Bad money turns unforgettably murderous in the twenty-seventh novel of the long-running, award-winning Nameless Detective series.
A simple case of blackmail gets lethally complicated when "Nameless," Bill Pronzini's seasoned private-eye, exposes a nasty scam that involves junior accounts executive Jay Cohalan, his unhappy wife, and a mistress with a serious drug problem. It's the kind of case "Nameless" likes, because bleeders—the blackmailers, extortionists, small-time grifters, and other opportunists who prey on the weak and gullible—sit near the top of his most-worthless-human-beings list. So he contemplates with pleasure the prospect of putting another one or two of these parasites out of commission, and then returning the $75,000 in cash to its rightful owner.
"Nameless" discovers, though, that he is not going to be able so easily to close his Cohalan file—not when he finds his client face down in the middle of a four-poster bed with a bloody, powder-scorched hole behind the right ear. And only by a hair's breadth does "Nameless" himself escape a similar fate. Aggrieved, cut to the psychological quick by his close brush with death, "Nameless" embarks on a relentless hunt for his unknown assailant in San Francisco's shadowy underworld. There he encounters bleeders of every ilk—like the loan shark Nick Kinsella, drug dealer Jackie Spoons, punch-drunk boxer Zeke Mayjack, and crankhead Charlie Bright—before he tracks down his quarry.
At a deserted backcountry road stop "Nameless," packing his long-unused .38, attends to the last of a bad business and, in a climax as powerful as it is unexpected, finally confronts his own demons. He maybe even conquers them.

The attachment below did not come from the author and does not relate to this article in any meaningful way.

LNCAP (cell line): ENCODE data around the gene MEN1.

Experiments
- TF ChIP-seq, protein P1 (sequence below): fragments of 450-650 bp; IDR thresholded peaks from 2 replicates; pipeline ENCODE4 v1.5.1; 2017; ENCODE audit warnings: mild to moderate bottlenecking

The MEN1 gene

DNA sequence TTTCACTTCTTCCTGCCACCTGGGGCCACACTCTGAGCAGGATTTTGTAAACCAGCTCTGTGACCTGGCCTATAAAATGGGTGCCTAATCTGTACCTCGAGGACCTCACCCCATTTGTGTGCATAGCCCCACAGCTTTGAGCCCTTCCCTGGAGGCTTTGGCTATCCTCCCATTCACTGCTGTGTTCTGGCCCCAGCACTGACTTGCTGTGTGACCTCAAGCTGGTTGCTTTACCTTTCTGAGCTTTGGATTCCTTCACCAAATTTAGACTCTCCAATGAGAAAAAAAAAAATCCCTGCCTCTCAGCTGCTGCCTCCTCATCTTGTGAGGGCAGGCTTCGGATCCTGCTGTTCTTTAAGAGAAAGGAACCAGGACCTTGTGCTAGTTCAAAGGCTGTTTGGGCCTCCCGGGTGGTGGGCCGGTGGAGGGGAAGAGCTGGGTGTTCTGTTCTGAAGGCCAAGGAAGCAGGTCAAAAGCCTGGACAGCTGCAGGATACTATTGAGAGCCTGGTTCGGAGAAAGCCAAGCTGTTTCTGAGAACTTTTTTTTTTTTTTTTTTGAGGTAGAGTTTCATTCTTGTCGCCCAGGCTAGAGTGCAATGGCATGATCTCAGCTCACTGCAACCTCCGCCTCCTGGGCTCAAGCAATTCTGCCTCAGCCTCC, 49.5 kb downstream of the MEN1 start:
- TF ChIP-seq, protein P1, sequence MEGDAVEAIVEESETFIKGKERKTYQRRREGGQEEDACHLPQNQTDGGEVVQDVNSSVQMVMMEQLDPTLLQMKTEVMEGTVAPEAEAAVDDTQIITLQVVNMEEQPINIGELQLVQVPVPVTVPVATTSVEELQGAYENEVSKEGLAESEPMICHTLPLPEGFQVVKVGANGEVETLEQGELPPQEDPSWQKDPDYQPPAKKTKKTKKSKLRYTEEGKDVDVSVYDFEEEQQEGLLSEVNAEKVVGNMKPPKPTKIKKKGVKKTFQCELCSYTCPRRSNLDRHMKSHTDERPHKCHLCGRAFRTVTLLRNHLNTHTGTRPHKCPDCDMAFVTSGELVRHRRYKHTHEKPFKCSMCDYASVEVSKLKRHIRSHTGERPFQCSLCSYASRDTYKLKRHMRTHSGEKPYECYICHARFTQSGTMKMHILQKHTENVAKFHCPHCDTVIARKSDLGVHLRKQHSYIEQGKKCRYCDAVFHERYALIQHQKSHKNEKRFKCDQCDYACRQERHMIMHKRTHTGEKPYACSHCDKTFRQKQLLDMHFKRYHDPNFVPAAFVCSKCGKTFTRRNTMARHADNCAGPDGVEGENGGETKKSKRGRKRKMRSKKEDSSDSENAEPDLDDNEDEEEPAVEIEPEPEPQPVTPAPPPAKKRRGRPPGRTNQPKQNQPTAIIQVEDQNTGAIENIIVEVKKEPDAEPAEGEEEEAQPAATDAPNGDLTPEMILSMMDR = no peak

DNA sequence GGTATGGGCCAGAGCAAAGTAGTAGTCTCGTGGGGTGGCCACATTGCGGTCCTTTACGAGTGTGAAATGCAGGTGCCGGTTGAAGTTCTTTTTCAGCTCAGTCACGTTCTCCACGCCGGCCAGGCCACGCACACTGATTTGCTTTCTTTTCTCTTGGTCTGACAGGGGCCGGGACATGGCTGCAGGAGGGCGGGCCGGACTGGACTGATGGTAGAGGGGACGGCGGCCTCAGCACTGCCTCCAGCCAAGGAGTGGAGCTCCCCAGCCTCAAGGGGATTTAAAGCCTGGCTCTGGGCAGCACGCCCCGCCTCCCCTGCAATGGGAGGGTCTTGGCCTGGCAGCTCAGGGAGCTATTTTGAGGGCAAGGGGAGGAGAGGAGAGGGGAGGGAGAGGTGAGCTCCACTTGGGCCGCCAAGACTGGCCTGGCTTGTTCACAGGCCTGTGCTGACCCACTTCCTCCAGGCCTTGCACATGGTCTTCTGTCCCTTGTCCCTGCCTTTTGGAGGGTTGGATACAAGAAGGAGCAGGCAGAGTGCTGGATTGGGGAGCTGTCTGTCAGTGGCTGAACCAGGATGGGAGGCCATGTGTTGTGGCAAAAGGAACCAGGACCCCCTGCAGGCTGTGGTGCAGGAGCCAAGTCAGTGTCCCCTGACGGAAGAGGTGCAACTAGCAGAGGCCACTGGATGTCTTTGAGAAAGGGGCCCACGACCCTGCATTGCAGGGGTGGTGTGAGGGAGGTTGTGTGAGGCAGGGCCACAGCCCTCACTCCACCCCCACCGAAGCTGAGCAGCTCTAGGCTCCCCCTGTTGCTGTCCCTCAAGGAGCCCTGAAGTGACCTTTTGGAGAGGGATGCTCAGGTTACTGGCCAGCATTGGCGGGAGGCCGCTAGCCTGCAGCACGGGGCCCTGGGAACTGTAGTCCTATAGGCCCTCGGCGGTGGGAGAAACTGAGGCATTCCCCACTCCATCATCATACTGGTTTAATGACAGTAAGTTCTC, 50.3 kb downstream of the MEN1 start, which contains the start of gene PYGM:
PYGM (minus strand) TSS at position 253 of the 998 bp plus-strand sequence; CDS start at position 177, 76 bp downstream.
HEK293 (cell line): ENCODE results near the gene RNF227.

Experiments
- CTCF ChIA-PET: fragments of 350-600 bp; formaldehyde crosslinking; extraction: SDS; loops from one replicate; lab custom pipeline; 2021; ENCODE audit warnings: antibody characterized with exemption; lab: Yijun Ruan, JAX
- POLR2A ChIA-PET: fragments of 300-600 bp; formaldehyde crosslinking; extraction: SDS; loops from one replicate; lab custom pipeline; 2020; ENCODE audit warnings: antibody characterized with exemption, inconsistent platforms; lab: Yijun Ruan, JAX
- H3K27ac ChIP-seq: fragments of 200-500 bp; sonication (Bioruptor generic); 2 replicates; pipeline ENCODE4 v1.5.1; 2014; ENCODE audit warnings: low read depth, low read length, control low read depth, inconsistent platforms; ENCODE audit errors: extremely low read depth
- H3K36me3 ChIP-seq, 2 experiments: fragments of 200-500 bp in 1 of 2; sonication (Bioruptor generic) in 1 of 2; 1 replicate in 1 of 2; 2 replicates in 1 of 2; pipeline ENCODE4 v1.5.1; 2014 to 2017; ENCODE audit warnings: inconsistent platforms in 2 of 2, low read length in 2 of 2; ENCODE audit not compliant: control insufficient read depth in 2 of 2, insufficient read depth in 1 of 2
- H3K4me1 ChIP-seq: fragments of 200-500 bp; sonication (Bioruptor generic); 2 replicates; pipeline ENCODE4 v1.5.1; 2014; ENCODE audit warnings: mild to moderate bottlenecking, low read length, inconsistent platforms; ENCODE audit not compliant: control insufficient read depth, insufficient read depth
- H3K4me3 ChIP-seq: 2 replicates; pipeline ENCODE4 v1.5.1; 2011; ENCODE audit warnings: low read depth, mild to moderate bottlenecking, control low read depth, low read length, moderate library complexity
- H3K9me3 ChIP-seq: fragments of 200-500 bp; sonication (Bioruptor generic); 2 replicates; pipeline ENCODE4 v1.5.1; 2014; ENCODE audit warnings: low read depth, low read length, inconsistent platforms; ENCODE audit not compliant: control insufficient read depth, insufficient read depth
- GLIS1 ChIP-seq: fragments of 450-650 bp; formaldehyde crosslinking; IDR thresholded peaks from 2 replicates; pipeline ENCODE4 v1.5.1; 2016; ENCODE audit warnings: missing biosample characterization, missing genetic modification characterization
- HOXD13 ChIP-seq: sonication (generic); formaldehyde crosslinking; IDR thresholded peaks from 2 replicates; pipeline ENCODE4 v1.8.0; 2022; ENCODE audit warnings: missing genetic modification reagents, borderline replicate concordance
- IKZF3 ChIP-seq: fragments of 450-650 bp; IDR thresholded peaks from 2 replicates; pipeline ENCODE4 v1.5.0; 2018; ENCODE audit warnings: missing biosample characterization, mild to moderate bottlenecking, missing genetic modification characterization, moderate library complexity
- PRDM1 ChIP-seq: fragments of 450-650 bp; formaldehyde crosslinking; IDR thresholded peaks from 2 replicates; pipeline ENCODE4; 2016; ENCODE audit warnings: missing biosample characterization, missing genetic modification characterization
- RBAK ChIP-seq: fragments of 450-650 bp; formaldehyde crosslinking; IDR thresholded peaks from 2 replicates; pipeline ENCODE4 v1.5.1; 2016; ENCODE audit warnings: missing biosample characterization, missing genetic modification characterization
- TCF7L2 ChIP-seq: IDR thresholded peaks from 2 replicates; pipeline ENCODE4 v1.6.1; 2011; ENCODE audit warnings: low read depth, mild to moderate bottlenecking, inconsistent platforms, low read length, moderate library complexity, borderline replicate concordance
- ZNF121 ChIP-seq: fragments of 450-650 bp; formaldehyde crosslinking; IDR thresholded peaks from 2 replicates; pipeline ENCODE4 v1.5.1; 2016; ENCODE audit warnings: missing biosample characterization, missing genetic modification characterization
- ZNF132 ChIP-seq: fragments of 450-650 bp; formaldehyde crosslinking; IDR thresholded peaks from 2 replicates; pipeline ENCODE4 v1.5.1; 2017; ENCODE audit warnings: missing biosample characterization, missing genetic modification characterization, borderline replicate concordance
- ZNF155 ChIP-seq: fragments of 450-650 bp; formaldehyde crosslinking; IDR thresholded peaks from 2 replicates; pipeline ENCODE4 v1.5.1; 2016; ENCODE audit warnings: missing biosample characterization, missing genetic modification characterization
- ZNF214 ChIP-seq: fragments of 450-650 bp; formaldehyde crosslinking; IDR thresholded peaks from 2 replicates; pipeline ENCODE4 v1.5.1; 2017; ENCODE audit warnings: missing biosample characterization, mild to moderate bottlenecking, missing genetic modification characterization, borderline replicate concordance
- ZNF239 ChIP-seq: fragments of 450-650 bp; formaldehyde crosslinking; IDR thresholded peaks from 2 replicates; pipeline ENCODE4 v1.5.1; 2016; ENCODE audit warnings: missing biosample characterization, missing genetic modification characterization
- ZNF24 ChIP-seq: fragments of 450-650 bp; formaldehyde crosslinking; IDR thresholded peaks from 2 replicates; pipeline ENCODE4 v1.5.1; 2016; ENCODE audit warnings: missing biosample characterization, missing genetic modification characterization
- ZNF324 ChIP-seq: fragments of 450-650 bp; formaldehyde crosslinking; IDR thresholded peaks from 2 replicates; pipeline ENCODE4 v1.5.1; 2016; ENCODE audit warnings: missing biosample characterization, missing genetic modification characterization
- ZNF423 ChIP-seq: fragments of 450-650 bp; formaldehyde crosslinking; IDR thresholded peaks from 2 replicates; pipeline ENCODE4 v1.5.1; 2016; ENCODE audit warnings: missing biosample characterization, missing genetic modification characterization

At age 60, Pronzini's Nameless Detective has been through the wars more than two dozen times in such singular mysteries as Crazybone and Boobytrap. Now the San Francisco based PI has acquired a daughter, a home and a name "Daddy" that may portend retirement if he can solve a case that spirals from simplicity to murderous complexity in a heartbeat. Hired to safeguard a blackmailed husband's final payoff, Nameless is almost killed and his client is murdered. In addition, the money, the husband, the husband's mistress and a vicious killer all go missing. Nameless has patrolled the mean streets of San Francisco for a long time, and nobody knows them better or performs the traditional PI role better. But age is telling, and his near-death experience has Nameless re-evaluating his relationship with lover Kerry and orphaned Emily. However, before he can resolve his future, Nameless must descend once more into the San Francisco underworld of drug dealers, grifters, users and other "bleeders." Pronzini's storytelling is straightforward, honest and effective. The settings, from the city's slums to its coastal highways, are vividly drawn, and the tawdry denizens Nameless must confront to recover the ransom and find a killer are utterly convincing. Nameless, as suggested here, may be on the verge of a well-earned retirement, but he's in top form as he often has been in Pronzini's award-winning series. FYI:A recipient of the Lifetime Achievement Award from the Private-Eye Writers Association of America, Pronzini has won three Shamus Awards.